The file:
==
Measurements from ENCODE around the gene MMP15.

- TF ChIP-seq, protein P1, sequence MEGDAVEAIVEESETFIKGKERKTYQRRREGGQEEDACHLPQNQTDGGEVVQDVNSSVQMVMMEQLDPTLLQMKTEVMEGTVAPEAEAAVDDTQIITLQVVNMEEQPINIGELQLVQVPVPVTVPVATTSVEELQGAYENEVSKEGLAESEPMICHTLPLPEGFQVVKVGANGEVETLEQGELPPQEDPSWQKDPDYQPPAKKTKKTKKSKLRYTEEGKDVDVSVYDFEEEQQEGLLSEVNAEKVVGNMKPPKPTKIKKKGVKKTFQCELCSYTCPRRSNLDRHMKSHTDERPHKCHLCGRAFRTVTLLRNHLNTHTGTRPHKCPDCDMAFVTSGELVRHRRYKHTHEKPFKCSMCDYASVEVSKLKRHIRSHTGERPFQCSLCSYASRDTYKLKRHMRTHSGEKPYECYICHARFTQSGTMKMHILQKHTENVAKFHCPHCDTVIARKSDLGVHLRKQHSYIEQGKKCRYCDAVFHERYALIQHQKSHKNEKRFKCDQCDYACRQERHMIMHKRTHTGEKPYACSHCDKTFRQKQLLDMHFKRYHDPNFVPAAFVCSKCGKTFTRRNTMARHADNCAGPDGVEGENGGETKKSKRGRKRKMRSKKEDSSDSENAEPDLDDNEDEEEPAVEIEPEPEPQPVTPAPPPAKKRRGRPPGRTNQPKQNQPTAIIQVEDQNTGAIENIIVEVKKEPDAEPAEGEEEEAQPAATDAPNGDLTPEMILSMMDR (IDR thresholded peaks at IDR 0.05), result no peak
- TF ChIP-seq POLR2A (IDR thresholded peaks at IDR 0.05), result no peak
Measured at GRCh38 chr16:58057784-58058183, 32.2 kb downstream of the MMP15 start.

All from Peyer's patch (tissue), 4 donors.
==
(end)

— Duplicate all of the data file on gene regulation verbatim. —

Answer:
Measurements from ENCODE around the gene MMP15.

- TF ChIP-seq, protein P1, sequence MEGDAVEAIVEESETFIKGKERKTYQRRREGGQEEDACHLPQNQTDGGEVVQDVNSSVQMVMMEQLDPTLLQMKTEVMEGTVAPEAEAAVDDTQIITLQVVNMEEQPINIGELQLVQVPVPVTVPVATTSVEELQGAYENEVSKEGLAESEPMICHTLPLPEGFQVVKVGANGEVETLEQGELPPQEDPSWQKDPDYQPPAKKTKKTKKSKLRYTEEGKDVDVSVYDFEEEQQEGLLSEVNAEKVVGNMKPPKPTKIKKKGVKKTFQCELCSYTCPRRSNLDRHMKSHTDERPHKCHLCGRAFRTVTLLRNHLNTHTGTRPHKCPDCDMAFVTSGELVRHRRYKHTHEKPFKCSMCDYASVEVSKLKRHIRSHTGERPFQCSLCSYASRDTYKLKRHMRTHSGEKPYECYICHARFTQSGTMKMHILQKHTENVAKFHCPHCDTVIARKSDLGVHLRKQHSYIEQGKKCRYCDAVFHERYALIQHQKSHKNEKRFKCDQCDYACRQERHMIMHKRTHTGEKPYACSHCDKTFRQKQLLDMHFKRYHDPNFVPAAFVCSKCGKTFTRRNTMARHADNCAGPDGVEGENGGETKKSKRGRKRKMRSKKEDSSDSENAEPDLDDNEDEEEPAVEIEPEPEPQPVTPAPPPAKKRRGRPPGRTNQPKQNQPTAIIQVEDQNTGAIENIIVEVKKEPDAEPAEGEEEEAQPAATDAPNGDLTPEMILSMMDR (IDR thresholded peaks at IDR 0.05), result no peak
- TF ChIP-seq POLR2A (IDR thresholded peaks at IDR 0.05), result no peak
Measured at GRCh38 chr16:58057784-58058183, 32.2 kb downstream of the MMP15 start.

All from Peyer's patch (tissue), 4 donors.